Wills, Trusts & Estates Prof Blog

Editor: Gerry W. Beyer
Texas Tech Univ. School of Law

Wednesday, February 25, 2015

When a Testator's Attorney Can Be Liable to a Beneficiary


In a recent decision, the U.S. District Court for the District of Massachusetts ruled a testator’s attorney could be held liable to a prospective beneficiary for fraudulent misrepresentations. In Spinnato v. Gold-man, 2014 WL 7236343 (D. Mass. Dec. 19, 2014), applying Massachusetts law, the Court distinguished a fraudulent misrepresentation claim, where the case law is unsettled, from a negligence, negligent misrepresentation, and breach of fiduciary duty claim, where it is well-settled that a testator’s attorney cannot be held liable to prospective  beneficiaries because the testator’s attorney does not owe a duty of care to prospective  beneficiaries.

The Spinnato decision serves as a forewarning to estate  planning attorneys to “speak up now or forever hold your peace,” as waiting until after the  testator’s death to assert the testator was incompetent or under the undue influence of another  when the testator executed or changed an estate planning document may give rise to an actionable  claim by a beneficiary.

See LeClair Ryan, U.S. District Court for District of Massachusetts Holds Testator’s Attorney Can Be Liable to a Beneficiary, Lexology, Feb. 19, 2015.

February 25, 2015 in Estate Administration, Estate Planning - Generally, New Cases, Professional Responsibility | Permalink | Comments (0) | TrackBack (0)

Tuesday, February 24, 2015

Burnish Your Legacy by Passing Down Ethical Advice

Passing Down PictureWriting an ethical will to convey the lessons learned in life can increase your own happiness and help the next generation more easily pass through the travails of the world. Here are some tips for getting started passing down your personal and professional experiences:

  • Write down the hard earned wisdom from your years.
  • Share the moments that made you as a person.
  • Explain the blessings you have been granted.
  • Talk about your lifetime obstacles and explain how you overcame them.
  • Pass on the knowledge you learned from those that came before you.
  • Tell the younger generation what you hope they can accomplish.
  • Decide when to share the ethical will with those close to you.
  • Encourage your clients to share their experience with their own loved ones.

See Steven McCarty, 6 Reasons Every Advisor Needs an Ethical WillLife Health Pro, Feb. 9, 2015.

Special thanks to Jim Hillhouse (Professional Legal Marketing (PLM, Inc.)) for bringing this article to my attention.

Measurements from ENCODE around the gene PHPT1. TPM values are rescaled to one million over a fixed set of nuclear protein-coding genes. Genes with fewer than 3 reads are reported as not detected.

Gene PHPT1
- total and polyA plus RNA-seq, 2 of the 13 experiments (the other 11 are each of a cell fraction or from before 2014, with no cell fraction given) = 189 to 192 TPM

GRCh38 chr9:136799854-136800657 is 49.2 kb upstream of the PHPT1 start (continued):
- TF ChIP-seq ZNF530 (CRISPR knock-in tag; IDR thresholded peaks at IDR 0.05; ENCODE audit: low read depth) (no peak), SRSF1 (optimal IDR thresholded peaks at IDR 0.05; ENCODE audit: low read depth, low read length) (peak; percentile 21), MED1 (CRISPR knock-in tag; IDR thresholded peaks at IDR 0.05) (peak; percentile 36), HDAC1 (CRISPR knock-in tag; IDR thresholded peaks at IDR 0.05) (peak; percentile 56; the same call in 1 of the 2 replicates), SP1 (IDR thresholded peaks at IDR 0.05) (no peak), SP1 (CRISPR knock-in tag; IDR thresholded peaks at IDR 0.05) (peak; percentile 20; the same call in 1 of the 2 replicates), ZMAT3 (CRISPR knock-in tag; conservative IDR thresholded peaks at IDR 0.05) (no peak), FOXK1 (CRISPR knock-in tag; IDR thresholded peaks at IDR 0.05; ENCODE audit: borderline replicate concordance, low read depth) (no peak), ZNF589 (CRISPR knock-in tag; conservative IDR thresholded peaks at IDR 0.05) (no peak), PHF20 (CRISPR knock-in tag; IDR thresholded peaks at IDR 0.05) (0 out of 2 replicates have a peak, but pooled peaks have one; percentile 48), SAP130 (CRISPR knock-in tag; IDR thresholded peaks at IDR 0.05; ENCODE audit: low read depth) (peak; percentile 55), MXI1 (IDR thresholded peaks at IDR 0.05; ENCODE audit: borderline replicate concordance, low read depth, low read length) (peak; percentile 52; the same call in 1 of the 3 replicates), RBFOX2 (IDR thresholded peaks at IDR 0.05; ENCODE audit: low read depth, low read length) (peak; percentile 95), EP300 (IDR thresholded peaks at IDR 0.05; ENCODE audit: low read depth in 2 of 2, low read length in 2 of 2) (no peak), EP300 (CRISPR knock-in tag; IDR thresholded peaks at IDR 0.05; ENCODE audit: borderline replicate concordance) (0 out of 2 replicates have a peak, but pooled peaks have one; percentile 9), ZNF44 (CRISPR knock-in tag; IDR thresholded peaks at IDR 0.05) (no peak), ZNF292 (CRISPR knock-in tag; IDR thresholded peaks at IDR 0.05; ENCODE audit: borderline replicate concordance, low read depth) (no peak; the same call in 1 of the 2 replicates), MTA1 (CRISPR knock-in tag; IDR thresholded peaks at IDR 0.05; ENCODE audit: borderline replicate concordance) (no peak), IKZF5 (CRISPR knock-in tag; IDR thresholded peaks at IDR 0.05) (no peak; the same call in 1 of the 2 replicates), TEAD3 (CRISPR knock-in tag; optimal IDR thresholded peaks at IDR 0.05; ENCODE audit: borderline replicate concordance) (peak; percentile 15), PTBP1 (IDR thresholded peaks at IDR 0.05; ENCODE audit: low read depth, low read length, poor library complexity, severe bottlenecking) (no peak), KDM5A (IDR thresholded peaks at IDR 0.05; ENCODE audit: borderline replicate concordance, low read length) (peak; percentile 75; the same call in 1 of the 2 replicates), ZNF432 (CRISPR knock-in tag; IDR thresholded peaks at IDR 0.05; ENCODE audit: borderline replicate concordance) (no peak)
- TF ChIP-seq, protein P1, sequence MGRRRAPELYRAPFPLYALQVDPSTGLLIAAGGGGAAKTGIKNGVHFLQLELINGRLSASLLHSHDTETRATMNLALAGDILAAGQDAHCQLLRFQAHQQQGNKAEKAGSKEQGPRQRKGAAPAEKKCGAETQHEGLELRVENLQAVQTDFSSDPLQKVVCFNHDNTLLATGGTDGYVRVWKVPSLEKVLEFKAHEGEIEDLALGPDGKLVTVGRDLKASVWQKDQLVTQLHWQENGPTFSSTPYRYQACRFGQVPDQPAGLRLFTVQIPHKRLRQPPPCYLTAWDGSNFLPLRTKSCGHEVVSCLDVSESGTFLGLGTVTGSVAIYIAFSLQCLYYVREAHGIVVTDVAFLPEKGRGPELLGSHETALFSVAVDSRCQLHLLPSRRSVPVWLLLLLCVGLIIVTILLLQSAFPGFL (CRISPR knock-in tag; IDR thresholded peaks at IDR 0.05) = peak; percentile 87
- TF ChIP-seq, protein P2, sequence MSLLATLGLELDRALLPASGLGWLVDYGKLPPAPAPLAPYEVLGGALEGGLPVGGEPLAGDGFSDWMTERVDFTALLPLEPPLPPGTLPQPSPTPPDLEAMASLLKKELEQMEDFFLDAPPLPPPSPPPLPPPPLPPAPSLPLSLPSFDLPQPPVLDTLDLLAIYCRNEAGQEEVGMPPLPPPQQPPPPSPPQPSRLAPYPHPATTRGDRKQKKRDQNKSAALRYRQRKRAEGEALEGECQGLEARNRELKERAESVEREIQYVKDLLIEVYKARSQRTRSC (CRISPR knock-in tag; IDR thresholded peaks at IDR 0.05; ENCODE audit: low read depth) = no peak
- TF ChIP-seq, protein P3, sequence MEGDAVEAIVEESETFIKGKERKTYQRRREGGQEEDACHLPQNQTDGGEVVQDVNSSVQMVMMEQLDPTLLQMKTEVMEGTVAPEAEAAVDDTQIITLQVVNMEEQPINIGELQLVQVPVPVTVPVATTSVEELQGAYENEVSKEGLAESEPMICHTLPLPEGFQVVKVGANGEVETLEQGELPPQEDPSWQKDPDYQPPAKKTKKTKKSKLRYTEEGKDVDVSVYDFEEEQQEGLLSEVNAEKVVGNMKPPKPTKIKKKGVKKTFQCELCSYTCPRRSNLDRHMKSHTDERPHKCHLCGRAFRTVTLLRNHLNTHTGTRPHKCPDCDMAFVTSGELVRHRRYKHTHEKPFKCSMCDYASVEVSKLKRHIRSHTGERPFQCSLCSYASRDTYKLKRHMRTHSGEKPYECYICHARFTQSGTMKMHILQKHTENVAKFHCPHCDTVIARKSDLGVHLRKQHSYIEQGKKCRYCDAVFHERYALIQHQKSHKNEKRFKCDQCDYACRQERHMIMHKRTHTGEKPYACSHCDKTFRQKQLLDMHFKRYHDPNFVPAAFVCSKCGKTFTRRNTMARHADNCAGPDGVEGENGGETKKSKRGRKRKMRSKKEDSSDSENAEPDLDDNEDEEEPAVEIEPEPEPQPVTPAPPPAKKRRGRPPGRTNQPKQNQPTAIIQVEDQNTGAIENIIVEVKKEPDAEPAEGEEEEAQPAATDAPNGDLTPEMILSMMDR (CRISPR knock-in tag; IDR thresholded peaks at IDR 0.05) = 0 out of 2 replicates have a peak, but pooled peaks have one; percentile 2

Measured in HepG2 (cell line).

February 24, 2015 in Estate Planning - Generally, Professional Responsibility, Wills | Permalink | Comments (0) | TrackBack (0)

New Book on Ethical Issues in International Estate Planning

WorldBloomberg BNA recently released a Tax Management Portfolio entitled, Ethical Issues in International Estate Planning, and written by Michael A. Heimos (Michael A. Heimos, P.C., Denver, Colorado) and Christopher M. Reimer (Long Reimer Winegar Beppler LLP, Jackson, Wyoming). Provided below is the description of the portfolio:

Tax Management Portfolio, Ethical Issues in International Estate Planning, No. 872, discusses professional responsibility issues that tend to arise when an estate planning practice crosses international boundaries. Many of the ethical standards applicable to estate planning lawyers in general apply to international estate planning. But this Portfolio focuses on issues of special concern for international planning.

Despite its international focus, this Portfolio is directed at U.S. lawyers. While international planning often implicates foreign laws and rules, this Portfolio is largely based on the framework provided by the Model Rules of Professional Conduct (Model Rules) adopted by the American Bar Association (ABA). International ethical issues frequently have domestic analogues. For example, unauthorized practice of law in a foreign jurisdiction bears many similarities to the longstanding issue of unauthorized practice across state lines by U.S. lawyers. The application of domestic ethical rules to estate planning in general is dealt with in more depth in Price, 801 T.M., Conflicts, Confidentiality, and Other Ethical Considerations in Estate Planning. This Portfolio discusses some of those rules, as well as domestic and foreign regulations, as they tend to become relevant in the international planning context.